We never went to watch fireworks, as my Dad would always say he didn't want to fight the crowds.  He and Mom frequently took us to see fireworks at other points of the year up at Bear Mountain, and I guess they decided that was enough colorful explosions for one year.

My parents were also very against us having our own firecrackers and the like.  It was mainly because when I was about 5, my Dad set off some firecrackers, and one launched itself onto a neighbor's roof in a fiery blaze of explosive glory.  I remember him scooping me up and sprinting into the house, which was the end of fireworks in our household. 

After that, my parents would get us a pack of sparklers every year, and my brother and I would stand in the driveway and wave them around like lunatics, chasing each other for a few minutes as soon as it got dark.  One summer in middle school, I spent my allowance buying some fireworks from my neighbor after returning from his vacation in Pennsylvania, where fireworks were legal to purchase.  My Mom confiscated them, and years later, when I found them hidden in the cellarway.  I waited until they went out one evening and lit them off in the street.

Sorry, Mom.

When I met my wife in college, she invited me to her family's cabin in upstate New York on our first 4th together.  The homeowners association had an annual 4th of July picnic around the lake, and it became a tradition to head up there every year for a few days for the picnic and a fireworks display.  I jumped through hoops every year during the airline's busy season to make sure I had off that weekend, and I only can recall missing one year.

Like with most things, it only takes a handful of people to ruin everything.  As more and more people from "the city" started moving into the area, they began complaining about the noise and the safety of the evening fireworks by the lake.  The gentleman who volunteered his time and money to put on a pretty spectacular display each year decided it was no longer worth the hassle and retired.  Every year after that, the picnic lost some magic as they added more and more rules.  Due to COVID, there wasn't one last year in 2020, and there won't be another one this year for 2021 as everyone is still skittish about the whole thing.  I'm afraid another great tradition has been lost in the name of "modernity."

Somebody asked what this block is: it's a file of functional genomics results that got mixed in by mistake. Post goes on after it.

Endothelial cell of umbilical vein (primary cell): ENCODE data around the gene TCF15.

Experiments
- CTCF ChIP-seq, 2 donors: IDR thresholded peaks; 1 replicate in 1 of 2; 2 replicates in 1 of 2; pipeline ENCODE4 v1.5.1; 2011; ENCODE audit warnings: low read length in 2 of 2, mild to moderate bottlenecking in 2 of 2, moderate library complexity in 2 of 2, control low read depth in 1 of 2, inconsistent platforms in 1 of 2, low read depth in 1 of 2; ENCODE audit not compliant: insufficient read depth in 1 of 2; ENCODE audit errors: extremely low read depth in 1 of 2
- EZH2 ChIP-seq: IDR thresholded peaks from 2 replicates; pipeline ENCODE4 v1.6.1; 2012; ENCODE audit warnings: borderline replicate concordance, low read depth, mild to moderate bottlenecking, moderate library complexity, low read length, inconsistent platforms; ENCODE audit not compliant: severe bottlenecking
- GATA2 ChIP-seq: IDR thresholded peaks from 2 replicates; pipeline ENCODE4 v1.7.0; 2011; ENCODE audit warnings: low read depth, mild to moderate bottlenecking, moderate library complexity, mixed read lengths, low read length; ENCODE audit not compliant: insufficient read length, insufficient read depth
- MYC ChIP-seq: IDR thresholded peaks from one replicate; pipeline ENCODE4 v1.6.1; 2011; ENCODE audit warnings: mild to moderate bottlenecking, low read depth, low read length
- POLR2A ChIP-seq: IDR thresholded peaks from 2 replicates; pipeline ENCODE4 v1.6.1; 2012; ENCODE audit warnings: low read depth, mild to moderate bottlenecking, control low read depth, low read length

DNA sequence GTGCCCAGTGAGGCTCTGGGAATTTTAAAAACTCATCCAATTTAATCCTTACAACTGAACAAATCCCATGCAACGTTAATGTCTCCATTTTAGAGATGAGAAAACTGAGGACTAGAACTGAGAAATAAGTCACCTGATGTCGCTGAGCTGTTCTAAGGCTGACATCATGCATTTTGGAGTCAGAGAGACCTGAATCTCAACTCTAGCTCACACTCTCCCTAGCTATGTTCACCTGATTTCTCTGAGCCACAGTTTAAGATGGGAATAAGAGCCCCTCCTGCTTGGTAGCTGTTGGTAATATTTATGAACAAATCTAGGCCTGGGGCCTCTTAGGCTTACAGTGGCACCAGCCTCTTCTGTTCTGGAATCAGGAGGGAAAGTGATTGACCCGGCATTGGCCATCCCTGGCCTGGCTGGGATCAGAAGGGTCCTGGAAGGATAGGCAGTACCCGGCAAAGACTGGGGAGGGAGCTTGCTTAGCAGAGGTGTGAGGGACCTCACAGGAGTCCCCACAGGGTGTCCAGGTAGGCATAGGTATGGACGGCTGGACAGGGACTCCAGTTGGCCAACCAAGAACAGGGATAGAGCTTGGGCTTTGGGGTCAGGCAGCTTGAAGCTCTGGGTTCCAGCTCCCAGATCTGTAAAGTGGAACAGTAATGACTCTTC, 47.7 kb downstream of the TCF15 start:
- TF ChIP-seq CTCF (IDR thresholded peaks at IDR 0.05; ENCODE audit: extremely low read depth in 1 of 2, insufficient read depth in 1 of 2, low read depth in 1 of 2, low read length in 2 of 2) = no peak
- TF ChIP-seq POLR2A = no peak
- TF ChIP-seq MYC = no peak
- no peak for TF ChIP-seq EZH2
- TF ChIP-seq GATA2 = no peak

For those of you new to this site, I grew up in upstate New York, but I've lived on Long Island for nearly 20 years now.  I've traveled all over the country for work, and I've never seen a place like Long Island when it comes to fireworks.  Every day from Memorial Day to Labor Day, not a night goes by that people don't shoot off all sorts of rockets and grenades from dinner to well after midnight.  Some are of such professional quality they even shake the house on occasion.  I don't mean to sound like the curmudgeon I am coming across as, but with two little yipper dogs with anxiety issues, living in the fireworks capital of America wears thin quickly. 

This post is starting to sound pretty negative, and that's not my intention.  The 4th of July holiday is about celebrating all that is America.  My opinion on the direction of this country may have soured recently, but it's still the greatest place to live on earth.  We should all be grateful to be here, whether we're born here or not.  We should reflect on all who have gone before us that have worked hard, sacrificed, and given everything to build this into the greatest nation on earth.

Last year, the guys at The Retro Network asked what pop culture reference makes us think about America.  My answer then, as it is likely now and forever, was easy.

The nighttime 4th of July baseball game from the movie The Sandlot.  When Ray Charles' rendition of "America, the Beautiful" plays, it makes me feel happy and excited for the future, melancholy for the past, and proud and patriotic all at the same time.  

Please take the 3 minutes to watch the clip below.  It's worth it, I promise.  Happy 4th, everyone.